Middle East looks long-term
Corporate Jet Investor’s Dubai Conference took place this week at a time of rapid change.
It is astonishing how quickly the Middle East business aviation market has changed in just 12 months. At last year’s CJI Dubai Conference no one expected a diplomatic crisis over Qatar to start within a few months or predicted the anti-corruption crackdown in Saudi Arabia.
It was with these changes in mind that the operators’ panel — comprised of representatives from DC Aviation Al-Futtaim, ExecuJet and Gama Aviation — was perhaps understandably cautious about the next few months, the immediate future. All three executives agreed that 2017 had been tough and that 2018 was unlikely to see massive growth. This, too, was the view from the conference’s more-than 200 delegates. Just 43% of them were optimistic about Middle Eastern business aviation in 2018.
Nonetheless, the overall mood was far from depressed.
Companies that have set up in the region are in it for the long-term. And they are convinced there is a lot of growth to come. Sessions looking at the region’s longer-term prospects were more upbeat. The Middle East is already a key market for Airbus Corporate Jets and Boeing Business Jets, and the future looks even brighter with 92% of attendees believing that there are opportunities for more VVIP aircraft.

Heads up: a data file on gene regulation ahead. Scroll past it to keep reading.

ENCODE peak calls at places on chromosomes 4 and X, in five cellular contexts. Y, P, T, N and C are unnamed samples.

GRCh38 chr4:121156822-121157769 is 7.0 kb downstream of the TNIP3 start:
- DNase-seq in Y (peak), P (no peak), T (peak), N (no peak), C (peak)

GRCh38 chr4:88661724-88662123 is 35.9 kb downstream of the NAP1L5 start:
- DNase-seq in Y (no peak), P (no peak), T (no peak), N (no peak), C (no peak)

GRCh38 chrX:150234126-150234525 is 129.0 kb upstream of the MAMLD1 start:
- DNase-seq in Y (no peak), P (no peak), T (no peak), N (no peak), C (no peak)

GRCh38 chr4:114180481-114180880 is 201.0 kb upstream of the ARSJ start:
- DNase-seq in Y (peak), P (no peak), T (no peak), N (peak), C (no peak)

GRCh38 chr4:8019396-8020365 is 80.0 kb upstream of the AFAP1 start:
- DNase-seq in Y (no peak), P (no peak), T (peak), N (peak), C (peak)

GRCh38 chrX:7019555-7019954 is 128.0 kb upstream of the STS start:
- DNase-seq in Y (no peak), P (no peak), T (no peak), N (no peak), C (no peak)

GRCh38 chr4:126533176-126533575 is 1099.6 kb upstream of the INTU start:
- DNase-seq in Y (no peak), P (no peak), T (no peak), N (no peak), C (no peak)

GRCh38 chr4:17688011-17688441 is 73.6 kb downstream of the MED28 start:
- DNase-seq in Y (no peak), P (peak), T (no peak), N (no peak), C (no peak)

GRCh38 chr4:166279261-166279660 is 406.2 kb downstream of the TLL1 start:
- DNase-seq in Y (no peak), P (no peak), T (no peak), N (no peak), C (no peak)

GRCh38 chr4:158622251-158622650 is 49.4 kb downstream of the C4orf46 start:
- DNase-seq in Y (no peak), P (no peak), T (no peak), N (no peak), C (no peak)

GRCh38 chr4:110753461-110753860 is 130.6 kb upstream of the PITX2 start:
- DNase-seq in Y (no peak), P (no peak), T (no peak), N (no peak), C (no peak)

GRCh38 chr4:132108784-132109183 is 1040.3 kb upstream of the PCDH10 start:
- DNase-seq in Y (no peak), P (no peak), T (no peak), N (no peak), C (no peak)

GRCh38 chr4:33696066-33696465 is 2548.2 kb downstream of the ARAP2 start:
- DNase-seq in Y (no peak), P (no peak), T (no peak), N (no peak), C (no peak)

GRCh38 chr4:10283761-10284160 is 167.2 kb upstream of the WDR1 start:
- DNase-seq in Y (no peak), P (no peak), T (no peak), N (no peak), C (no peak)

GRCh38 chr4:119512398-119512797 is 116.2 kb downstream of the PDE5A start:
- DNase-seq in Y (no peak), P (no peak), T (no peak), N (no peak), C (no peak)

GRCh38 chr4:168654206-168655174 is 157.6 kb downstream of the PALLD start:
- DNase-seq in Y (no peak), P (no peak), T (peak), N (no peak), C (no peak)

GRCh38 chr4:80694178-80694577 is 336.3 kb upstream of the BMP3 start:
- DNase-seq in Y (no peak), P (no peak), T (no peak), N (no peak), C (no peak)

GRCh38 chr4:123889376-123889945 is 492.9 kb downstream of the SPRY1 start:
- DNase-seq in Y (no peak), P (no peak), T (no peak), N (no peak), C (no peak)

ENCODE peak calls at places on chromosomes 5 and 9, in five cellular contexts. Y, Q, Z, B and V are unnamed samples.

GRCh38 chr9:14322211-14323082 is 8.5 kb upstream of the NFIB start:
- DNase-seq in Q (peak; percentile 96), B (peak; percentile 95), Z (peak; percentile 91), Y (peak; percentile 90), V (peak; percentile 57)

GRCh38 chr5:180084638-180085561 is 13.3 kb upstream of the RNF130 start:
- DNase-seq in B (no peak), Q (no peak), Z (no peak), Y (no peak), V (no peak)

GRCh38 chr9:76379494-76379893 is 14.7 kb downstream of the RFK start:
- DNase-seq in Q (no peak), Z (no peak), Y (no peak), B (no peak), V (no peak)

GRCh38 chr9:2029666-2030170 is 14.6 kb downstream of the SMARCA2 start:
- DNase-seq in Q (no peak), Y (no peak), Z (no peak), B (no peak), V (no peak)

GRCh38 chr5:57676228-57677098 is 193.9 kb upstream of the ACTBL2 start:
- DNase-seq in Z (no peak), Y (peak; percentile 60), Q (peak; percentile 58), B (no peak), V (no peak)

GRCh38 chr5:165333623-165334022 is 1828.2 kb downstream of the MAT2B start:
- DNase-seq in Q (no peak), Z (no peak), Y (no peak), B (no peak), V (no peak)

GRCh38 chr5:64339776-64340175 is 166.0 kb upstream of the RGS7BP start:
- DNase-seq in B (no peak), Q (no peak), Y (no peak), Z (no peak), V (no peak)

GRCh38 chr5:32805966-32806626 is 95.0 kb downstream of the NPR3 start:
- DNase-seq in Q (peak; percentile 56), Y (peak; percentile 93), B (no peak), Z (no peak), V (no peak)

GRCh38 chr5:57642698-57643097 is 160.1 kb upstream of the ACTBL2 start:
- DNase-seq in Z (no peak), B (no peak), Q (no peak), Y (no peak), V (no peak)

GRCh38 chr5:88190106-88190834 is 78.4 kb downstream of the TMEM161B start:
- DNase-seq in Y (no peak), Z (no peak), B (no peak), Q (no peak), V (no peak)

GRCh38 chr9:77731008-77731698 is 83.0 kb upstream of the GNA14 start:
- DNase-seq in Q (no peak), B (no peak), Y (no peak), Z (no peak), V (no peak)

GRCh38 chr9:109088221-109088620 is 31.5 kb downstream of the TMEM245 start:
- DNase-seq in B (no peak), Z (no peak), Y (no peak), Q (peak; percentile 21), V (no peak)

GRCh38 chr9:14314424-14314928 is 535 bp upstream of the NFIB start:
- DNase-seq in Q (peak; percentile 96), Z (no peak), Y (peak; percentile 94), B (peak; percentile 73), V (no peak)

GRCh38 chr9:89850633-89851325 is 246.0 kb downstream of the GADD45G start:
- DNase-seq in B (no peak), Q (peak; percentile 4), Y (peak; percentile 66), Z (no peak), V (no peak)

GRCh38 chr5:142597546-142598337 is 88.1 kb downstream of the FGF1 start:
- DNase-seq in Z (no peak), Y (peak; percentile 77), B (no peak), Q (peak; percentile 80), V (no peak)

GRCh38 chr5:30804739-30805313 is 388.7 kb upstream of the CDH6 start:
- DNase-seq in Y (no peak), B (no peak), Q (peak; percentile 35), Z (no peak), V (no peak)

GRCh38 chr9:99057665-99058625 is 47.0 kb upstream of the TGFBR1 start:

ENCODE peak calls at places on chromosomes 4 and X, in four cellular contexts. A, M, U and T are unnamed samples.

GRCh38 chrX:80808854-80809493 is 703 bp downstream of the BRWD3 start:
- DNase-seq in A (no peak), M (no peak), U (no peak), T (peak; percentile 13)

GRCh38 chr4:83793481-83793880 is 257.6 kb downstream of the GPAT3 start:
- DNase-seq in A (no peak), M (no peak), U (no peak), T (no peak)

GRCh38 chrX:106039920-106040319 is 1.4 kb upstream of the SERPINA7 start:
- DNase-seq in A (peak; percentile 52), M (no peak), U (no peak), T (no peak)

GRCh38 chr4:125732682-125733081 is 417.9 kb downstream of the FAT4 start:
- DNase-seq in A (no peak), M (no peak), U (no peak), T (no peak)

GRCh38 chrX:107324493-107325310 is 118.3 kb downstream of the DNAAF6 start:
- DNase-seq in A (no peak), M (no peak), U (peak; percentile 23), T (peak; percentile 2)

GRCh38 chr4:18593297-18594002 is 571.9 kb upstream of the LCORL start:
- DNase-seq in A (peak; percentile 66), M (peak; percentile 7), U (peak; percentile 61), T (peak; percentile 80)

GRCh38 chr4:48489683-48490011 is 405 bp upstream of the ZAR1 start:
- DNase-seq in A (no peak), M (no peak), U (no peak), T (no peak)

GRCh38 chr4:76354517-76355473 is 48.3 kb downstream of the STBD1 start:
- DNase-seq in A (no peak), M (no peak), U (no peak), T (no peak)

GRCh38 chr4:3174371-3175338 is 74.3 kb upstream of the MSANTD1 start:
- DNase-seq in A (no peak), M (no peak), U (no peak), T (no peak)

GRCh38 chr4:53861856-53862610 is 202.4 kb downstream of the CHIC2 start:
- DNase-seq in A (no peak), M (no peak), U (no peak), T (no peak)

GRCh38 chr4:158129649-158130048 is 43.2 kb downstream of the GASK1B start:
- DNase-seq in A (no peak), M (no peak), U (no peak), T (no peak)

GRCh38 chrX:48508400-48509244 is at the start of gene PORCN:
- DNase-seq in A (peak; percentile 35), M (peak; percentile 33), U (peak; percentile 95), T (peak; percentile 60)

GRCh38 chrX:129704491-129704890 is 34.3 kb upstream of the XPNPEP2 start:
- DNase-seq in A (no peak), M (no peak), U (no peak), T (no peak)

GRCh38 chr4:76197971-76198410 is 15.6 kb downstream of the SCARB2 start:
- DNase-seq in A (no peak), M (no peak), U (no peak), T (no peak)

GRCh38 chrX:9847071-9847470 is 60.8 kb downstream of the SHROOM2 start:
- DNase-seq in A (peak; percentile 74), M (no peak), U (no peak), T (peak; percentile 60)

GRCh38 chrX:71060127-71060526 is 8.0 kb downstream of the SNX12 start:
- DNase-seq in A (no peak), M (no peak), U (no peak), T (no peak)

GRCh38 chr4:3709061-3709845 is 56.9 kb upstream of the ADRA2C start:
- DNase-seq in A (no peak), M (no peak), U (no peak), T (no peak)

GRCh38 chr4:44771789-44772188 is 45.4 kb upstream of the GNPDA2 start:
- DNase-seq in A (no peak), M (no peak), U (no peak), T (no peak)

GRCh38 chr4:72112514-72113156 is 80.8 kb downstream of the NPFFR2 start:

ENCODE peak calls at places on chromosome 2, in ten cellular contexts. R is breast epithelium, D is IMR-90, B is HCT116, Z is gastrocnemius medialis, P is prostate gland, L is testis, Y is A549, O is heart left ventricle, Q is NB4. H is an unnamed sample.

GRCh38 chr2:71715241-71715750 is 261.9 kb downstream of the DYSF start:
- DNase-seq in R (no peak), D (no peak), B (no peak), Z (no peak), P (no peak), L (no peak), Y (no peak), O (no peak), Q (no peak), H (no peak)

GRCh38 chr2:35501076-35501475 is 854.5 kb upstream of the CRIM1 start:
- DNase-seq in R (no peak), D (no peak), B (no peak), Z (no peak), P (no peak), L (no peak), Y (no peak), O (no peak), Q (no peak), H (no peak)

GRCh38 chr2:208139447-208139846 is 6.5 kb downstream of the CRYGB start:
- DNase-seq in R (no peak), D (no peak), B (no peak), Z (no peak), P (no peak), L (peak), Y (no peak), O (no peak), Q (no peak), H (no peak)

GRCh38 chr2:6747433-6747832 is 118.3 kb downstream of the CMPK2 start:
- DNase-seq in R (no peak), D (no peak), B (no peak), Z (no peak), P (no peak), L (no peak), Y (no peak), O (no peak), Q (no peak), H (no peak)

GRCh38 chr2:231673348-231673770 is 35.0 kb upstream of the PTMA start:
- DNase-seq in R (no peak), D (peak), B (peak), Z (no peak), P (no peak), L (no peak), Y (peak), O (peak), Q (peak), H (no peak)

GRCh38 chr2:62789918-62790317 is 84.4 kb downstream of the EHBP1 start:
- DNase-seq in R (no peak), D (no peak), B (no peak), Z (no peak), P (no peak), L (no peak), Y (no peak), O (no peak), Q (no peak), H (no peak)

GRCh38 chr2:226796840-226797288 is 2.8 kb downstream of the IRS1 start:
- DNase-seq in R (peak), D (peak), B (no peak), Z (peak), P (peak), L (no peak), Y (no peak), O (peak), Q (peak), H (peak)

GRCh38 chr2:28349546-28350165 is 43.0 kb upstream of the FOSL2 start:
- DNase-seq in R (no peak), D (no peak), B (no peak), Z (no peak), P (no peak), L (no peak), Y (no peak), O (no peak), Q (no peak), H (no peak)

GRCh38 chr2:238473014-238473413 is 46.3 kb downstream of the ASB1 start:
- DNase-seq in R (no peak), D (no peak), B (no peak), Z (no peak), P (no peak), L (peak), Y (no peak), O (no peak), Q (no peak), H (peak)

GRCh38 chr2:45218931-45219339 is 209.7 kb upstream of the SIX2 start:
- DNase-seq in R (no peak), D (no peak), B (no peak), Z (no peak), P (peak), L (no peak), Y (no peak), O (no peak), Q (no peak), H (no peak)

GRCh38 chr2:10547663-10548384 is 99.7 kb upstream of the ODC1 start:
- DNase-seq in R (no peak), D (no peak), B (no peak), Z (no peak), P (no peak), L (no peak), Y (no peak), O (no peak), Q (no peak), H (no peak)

Holger Ostheimer, from DC Aviation Al-Futtaim, used data to argue why the region is set to grow. Those in the final session, covering the future for the region – featuring Steffen Fries, from fast-growing European operator MHS Aviation; Tariq Bin Ghalaita from Dubai South Airport; Adel Mardini from trip-planning and FBO company Jetex; and Captain Raman Oberoi, from local operator Falcon Aviation – were far more bullish than their counterparts on the first panel. Some 70% of attendees are optimistic or very optimistic about the next 10 years.
There is a consensus that Saudi Arabia – which is introducing new regulations — could emerge as a much-stronger market in 2019. UAE operators are also positive about the Dubai World Expo in 2020. “You should have asked us about the next 10 years, not the next 12 months,” said one of the first panelists. “In the long-term, we are all bullish.”
Volatility can also work both ways. The region had to cope with a number of negative shocks in 2017. Maybe there will be more than just a couple of positive surprises in 2018.
NOTE: The below originally appeared as the editorial in our One Minute Week newsletter. To find out more, and sign up for free, please click here.